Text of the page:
Author Topic: Accidents and mishaps at sea  (Read 119195 times)

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Online Chris Thompson

Re: Accidents and mishaps at sea
« Reply #240 on: Dec 22, 2019, 11:21 PM »
In the far flung future....Carnival Spacelines experience some deja-vue..... :) :) :) :) :) :) :) :) :)

Offline Twynkle

Re: Accidents and mishaps at sea
« Reply #241 on: Jun 20, 2020, 01:49 PM »
Reports all across the media (including newspapers)  regarding crew members and relating to the CMV Fleet. - in lay up between Bristol and Tilbury


https://www.travelweekly.co.uk/articles/375911/cruise-ship-detained-in-tilbury-over-serious-concerns-for-crew

https://www.bbc.co.uk/news/uk-england-essex-53110744

Implications relate  to COVID-19 - Mods, you might think it more appropriate on COVId-19 Topic...?
« Last Edit: Jun 20, 2020, 01:52 PM by Twynkle »

Offline Andy Holloway

Re: Cruising in Calm Waters
« Reply #242 on: Jun 20, 2020, 05:57 PM »
Strange what the media does, that this two year old story has suddenly gone "viral" with old video. 

The Marine Accident Investigative Report is on line with some interesting information and photos.

Pacific Sun is small by present day standards, only 47,000 tons, and quite attractive compared to the new stuff that's out there clogging up the seas.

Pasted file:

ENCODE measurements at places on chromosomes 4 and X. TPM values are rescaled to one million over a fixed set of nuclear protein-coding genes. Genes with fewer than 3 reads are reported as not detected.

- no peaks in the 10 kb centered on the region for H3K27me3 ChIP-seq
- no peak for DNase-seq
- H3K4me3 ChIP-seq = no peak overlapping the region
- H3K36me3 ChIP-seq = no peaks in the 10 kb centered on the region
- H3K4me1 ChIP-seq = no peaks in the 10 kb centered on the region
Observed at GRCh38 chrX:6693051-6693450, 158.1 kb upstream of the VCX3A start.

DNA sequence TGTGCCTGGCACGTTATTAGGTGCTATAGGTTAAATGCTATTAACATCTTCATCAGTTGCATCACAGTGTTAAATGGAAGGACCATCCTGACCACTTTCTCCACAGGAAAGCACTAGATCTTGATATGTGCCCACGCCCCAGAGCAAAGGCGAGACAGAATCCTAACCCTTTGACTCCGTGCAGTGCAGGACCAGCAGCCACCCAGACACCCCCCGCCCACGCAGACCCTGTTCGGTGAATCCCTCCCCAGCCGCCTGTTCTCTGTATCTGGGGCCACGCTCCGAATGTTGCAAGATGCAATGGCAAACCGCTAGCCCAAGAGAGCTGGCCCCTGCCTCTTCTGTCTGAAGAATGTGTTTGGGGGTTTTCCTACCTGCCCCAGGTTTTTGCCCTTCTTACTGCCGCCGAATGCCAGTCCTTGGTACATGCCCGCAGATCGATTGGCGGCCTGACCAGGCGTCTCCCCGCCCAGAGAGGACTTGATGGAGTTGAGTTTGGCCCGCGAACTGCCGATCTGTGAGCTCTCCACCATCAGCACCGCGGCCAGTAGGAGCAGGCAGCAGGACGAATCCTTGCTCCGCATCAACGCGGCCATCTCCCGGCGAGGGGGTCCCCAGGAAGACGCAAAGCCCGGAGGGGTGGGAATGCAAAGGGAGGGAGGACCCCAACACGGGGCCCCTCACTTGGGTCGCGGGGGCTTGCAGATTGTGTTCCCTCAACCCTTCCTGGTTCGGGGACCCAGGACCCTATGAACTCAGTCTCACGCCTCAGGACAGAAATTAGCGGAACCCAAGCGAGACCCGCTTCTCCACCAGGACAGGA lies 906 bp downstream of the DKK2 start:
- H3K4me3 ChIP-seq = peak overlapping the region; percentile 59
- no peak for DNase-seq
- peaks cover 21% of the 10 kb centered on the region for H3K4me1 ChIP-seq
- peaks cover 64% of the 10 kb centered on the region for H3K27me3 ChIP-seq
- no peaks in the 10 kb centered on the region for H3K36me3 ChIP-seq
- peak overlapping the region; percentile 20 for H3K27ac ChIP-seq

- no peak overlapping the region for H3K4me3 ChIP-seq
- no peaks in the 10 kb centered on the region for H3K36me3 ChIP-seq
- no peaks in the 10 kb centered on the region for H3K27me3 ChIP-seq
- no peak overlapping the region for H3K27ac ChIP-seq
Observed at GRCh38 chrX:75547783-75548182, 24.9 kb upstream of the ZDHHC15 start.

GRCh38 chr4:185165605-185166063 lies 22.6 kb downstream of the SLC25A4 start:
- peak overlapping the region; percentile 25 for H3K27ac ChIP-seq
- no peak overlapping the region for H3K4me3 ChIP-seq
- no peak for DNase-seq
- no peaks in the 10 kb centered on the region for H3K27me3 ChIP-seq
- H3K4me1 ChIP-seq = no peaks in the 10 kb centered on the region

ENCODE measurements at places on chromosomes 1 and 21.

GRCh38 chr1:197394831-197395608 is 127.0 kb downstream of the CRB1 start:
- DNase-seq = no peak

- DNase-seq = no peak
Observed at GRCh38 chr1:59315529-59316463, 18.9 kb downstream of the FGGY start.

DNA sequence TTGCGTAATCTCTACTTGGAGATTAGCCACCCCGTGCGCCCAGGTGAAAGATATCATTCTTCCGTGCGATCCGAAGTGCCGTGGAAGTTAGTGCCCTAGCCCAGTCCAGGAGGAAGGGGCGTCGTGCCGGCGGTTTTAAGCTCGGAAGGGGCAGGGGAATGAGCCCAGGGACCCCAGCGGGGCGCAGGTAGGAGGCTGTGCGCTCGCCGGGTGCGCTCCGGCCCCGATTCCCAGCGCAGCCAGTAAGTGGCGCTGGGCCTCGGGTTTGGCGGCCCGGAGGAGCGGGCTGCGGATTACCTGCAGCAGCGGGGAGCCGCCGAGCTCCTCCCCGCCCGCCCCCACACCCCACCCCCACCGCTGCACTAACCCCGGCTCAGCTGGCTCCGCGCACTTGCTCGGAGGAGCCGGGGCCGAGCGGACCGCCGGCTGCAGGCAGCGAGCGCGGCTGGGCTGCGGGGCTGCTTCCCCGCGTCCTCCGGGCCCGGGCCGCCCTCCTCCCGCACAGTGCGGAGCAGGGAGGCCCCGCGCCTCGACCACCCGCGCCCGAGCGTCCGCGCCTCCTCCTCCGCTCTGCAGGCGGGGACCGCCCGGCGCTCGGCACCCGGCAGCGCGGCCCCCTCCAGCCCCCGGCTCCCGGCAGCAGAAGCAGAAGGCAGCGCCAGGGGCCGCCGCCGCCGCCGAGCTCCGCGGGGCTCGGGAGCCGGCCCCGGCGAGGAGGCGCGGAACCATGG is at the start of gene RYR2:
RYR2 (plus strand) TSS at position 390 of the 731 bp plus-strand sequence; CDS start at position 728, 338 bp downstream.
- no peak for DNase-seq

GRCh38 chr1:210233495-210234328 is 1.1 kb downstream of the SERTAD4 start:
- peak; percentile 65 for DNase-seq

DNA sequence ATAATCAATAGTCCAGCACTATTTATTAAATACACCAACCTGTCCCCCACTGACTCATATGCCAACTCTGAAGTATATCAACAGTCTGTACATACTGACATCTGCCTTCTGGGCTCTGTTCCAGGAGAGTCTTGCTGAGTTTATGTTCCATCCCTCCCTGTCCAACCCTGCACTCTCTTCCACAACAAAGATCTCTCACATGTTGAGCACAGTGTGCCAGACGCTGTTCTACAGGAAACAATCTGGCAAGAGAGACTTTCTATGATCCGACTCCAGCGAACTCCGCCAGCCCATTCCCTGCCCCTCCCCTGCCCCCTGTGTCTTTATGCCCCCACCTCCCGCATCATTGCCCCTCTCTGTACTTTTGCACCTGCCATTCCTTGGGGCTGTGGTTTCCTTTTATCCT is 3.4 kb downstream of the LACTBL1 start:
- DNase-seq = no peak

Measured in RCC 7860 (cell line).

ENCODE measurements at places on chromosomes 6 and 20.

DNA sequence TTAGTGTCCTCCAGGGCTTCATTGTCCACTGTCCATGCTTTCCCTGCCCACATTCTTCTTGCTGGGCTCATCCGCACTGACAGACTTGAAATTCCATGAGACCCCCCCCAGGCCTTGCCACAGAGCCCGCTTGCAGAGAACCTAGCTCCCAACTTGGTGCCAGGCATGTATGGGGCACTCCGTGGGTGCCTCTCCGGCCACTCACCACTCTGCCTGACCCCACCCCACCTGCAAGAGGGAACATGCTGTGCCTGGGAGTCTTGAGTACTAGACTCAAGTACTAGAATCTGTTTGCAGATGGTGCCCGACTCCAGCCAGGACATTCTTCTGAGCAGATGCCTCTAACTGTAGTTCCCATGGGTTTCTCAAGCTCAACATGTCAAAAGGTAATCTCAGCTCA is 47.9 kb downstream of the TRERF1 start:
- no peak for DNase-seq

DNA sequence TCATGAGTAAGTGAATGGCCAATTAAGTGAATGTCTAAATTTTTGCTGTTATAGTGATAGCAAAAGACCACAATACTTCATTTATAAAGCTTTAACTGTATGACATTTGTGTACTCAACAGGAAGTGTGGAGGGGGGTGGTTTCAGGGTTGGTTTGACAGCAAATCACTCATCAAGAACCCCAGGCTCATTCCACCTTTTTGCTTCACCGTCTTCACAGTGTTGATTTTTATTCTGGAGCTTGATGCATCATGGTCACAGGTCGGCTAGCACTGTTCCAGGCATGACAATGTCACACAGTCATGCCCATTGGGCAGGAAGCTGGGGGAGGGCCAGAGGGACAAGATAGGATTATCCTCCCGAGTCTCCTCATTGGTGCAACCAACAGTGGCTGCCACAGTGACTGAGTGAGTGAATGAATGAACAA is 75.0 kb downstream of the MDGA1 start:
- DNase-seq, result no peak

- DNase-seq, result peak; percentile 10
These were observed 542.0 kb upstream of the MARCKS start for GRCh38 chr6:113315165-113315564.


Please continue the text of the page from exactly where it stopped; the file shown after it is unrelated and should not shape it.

Hey, there's a name for RCI's new ship... "Clogging of the Seas".

I know this post is a few years old but.... with little else to do this lockdown Saturday afternoon, i looked back at the start of this thread  and found your post ref Pacific Sun!!
Having done 3 contracts on her i can safely say, without fear of contradiction that she was, in no shape or form, 'attractive', be that externally or internally!!
When she changed Flag states in 2010, from London to Malta, it was because she was so totally inadequate safety wise, and had to have about 1000 tons of concrete pumped into he to sort out her stability!! Fortunately i left shortly afterwards, never to return and, instead moved over to Seabourn.
As a service to the maritime community her last owner, a Chinese company, only kept her for a few years and she eventually ended up where she should have been many, many years before - ALANG!

There again, i suppose being on a ship with 1500 Aussies didn't help my sanity much, especially when the ship was originally built to take about 2/3 of that number, with the extra berths being added for the Australian market.
The majority of her trips were 7 days from either Sydney or Brisbane, a day at sea up to Noumea, then Isle of Pines & Vanuatu, back to back and then 2 days back to Aus. Those last two days were always a nightmare as the passengers were given back their confiscated Duty Free the last sea day before turnaround day!!! Durrrr, these are Aussies, virtually all the Duty Free was consumed before we got anywhere near Aussie waters!